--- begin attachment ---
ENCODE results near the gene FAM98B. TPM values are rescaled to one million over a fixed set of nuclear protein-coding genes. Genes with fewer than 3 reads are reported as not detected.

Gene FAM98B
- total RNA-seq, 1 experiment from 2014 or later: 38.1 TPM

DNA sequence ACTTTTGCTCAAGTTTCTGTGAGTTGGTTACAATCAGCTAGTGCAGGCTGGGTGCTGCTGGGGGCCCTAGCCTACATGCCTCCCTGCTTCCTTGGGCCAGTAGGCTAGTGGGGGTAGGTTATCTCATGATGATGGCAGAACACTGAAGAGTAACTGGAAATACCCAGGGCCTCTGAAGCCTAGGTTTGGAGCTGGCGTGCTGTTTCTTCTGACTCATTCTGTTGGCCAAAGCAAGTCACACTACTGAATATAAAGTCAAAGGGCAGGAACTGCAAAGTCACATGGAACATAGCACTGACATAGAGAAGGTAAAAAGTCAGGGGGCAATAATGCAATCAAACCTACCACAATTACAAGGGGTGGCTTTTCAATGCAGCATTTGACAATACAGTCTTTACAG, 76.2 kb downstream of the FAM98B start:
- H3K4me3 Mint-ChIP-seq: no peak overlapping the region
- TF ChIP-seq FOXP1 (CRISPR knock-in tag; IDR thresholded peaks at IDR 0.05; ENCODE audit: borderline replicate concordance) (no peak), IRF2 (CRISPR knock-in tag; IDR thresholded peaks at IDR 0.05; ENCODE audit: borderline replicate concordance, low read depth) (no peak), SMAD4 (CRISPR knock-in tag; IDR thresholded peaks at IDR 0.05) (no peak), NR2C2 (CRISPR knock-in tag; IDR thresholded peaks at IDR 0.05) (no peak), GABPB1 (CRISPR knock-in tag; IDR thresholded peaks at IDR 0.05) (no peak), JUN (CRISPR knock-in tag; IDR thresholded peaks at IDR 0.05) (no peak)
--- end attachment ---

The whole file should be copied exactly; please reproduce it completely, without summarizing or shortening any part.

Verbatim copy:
ENCODE results near the gene FAM98B. TPM values are rescaled to one million over a fixed set of nuclear protein-coding genes. Genes with fewer than 3 reads are reported as not detected.

Gene FAM98B
- total RNA-seq, 1 experiment from 2014 or later: 38.1 TPM

DNA sequence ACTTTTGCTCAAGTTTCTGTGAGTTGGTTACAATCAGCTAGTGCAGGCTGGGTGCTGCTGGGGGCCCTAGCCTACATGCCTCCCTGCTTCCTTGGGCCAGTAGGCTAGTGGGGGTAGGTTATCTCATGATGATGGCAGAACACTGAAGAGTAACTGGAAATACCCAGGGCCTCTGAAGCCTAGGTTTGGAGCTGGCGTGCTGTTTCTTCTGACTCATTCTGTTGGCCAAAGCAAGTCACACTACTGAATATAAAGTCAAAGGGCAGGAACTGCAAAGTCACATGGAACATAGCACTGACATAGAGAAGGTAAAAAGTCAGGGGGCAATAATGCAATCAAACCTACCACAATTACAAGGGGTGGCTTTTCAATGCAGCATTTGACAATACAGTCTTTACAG, 76.2 kb downstream of the FAM98B start:
- H3K4me3 Mint-ChIP-seq: no peak overlapping the region
- TF ChIP-seq FOXP1 (CRISPR knock-in tag; IDR thresholded peaks at IDR 0.05; ENCODE audit: borderline replicate concordance) (no peak), IRF2 (CRISPR knock-in tag; IDR thresholded peaks at IDR 0.05; ENCODE audit: borderline replicate concordance, low read depth) (no peak), SMAD4 (CRISPR knock-in tag; IDR thresholded peaks at IDR 0.05) (no peak), NR2C2 (CRISPR knock-in tag; IDR thresholded peaks at IDR 0.05) (no peak), GABPB1 (CRISPR knock-in tag; IDR thresholded peaks at IDR 0.05) (no peak), JUN (CRISPR knock-in tag; IDR thresholded peaks at IDR 0.05) (no peak)